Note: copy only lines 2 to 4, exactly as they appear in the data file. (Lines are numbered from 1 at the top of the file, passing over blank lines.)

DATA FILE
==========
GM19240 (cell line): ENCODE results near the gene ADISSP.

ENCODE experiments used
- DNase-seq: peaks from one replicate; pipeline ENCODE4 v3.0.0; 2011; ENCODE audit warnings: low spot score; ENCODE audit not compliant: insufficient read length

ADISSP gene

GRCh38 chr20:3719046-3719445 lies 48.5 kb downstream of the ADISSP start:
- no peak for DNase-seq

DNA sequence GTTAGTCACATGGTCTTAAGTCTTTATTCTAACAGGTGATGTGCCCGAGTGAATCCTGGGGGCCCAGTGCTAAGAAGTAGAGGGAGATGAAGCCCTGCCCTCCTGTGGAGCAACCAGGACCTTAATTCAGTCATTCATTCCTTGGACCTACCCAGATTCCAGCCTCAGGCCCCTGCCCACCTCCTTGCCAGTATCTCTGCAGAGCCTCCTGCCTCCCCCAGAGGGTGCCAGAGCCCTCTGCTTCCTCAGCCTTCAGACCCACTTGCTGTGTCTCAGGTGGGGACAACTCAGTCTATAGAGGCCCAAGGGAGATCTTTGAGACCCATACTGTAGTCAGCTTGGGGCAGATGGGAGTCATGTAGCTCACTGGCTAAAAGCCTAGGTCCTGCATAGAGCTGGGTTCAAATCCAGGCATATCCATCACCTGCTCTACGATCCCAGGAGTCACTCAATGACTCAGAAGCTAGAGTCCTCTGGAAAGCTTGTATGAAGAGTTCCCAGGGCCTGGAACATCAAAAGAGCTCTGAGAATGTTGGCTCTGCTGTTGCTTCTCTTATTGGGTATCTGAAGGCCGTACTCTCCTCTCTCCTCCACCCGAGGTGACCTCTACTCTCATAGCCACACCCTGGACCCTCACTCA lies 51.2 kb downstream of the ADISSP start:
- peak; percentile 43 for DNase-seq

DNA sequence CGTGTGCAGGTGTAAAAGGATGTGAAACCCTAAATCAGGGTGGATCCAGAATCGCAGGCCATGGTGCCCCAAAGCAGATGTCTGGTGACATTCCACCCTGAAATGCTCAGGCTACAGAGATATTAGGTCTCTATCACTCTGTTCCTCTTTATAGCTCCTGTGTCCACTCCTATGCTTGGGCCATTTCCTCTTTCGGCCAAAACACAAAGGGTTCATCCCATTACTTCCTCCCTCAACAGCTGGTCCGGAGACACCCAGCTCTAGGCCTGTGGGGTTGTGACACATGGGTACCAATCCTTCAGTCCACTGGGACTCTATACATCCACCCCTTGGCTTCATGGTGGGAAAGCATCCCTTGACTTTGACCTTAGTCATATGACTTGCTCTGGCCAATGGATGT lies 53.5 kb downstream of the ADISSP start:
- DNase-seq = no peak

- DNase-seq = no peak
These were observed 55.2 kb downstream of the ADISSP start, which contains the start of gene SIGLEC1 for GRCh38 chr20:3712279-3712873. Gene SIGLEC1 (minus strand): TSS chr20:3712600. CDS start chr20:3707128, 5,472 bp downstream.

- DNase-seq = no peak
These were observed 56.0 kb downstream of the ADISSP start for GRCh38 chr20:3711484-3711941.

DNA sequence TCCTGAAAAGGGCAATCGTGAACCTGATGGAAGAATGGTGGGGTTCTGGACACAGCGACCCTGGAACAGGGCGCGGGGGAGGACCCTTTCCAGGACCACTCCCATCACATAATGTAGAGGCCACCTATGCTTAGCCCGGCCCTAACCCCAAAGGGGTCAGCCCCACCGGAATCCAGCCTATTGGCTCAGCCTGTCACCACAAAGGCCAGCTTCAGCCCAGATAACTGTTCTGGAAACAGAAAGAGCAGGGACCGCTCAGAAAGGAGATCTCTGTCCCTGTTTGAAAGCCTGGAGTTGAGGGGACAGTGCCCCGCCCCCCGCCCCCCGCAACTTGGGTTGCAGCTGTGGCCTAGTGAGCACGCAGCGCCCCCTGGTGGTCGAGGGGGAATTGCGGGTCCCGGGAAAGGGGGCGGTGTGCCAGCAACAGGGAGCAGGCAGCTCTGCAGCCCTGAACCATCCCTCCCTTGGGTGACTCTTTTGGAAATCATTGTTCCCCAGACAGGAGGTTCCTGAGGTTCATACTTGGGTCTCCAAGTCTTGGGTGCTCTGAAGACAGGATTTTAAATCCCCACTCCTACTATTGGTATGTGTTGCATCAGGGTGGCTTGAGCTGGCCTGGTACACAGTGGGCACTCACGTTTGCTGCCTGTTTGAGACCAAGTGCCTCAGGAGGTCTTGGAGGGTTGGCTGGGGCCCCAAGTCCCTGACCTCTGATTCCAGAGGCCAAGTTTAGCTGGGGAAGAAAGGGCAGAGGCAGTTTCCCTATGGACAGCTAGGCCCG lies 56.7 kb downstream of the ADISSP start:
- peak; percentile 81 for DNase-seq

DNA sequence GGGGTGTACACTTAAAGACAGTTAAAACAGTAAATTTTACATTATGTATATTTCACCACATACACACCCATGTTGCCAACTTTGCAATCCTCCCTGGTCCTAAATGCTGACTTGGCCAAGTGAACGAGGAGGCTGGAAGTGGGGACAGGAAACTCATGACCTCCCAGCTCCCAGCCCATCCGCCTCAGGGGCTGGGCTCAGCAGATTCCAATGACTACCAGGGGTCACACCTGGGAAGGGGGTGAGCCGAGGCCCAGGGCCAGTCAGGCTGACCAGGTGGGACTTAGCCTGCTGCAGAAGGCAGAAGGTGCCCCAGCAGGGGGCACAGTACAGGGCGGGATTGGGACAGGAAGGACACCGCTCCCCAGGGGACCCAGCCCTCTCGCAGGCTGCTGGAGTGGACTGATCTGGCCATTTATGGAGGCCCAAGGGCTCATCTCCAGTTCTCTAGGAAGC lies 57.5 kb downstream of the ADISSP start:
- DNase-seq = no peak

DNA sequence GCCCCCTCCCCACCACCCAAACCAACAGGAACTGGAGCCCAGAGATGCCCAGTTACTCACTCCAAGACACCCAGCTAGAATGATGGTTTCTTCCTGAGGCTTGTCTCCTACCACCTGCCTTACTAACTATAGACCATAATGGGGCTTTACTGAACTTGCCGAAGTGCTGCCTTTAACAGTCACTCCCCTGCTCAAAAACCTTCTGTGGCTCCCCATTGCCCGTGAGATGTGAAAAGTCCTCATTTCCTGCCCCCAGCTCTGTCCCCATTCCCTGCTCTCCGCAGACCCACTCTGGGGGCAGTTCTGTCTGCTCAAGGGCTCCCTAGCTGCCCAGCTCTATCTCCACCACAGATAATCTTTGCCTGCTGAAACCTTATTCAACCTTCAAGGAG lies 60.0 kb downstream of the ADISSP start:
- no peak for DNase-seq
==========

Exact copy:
ENCODE experiments used
- DNase-seq: peaks from one replicate; pipeline ENCODE4 v3.0.0; 2011; ENCODE audit warnings: low spot score; ENCODE audit not compliant: insufficient read length

ADISSP gene